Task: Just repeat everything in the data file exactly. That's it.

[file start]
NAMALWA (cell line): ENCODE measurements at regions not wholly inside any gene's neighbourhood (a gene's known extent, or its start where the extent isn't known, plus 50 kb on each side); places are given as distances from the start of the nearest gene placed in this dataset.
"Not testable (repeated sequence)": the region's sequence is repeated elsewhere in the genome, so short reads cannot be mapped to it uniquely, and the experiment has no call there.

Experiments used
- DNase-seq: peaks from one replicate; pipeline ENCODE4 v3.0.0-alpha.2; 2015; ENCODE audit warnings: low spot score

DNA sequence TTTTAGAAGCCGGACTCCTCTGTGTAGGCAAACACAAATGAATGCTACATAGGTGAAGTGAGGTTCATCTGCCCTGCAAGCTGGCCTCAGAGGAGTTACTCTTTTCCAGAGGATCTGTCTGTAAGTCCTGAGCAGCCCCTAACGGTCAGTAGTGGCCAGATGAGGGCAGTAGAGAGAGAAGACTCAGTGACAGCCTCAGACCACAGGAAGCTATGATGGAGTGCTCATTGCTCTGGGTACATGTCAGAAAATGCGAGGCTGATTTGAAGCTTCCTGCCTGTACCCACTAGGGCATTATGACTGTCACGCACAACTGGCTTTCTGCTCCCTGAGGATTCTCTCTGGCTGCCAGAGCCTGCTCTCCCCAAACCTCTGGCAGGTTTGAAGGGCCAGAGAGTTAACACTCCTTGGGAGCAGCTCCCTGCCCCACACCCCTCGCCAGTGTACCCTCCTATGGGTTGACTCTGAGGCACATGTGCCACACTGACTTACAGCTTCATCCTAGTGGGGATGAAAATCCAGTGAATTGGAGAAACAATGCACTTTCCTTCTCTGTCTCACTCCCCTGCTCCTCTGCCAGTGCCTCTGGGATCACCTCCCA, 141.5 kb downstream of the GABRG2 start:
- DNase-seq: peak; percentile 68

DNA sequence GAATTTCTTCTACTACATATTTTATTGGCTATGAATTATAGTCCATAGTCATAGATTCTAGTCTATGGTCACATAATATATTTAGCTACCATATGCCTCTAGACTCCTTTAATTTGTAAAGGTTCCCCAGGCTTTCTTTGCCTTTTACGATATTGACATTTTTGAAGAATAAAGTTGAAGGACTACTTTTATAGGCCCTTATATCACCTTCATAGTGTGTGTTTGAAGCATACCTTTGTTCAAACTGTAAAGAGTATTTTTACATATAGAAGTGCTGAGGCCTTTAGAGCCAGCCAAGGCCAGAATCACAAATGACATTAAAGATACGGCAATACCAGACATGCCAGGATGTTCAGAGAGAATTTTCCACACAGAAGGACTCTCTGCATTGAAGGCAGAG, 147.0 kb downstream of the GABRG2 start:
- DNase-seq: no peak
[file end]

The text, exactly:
NAMALWA (cell line): ENCODE measurements at regions not wholly inside any gene's neighbourhood (a gene's known extent, or its start where the extent isn't known, plus 50 kb on each side); places are given as distances from the start of the nearest gene placed in this dataset.
"Not testable (repeated sequence)": the region's sequence is repeated elsewhere in the genome, so short reads cannot be mapped to it uniquely, and the experiment has no call there.

Experiments used
- DNase-seq: peaks from one replicate; pipeline ENCODE4 v3.0.0-alpha.2; 2015; ENCODE audit warnings: low spot score

DNA sequence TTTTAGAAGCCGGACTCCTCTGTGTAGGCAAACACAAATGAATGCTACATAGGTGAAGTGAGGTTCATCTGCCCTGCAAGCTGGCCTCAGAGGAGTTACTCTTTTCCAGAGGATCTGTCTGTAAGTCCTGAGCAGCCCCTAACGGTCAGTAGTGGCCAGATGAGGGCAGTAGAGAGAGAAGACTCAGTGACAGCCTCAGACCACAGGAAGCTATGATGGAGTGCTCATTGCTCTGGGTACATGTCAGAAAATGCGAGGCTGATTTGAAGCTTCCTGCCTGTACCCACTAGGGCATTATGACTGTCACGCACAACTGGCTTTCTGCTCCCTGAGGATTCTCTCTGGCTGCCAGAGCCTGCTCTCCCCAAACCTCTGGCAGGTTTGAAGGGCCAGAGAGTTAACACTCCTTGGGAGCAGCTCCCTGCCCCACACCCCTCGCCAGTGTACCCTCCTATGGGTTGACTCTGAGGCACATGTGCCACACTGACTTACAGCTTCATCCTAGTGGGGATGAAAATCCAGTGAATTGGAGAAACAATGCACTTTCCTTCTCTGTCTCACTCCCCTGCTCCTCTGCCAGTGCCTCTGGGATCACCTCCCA, 141.5 kb downstream of the GABRG2 start:
- DNase-seq: peak; percentile 68

DNA sequence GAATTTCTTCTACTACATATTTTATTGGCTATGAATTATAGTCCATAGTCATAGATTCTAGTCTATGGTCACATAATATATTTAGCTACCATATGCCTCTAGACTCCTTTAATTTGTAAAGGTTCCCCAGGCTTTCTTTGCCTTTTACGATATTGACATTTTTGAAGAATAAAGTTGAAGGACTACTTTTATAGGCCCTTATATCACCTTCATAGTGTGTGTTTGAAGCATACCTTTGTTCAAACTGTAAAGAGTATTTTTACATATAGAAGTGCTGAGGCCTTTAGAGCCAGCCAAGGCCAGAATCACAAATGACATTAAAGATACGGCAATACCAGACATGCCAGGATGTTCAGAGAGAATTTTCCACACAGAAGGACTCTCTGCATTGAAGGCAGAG, 147.0 kb downstream of the GABRG2 start:
- DNase-seq: no peak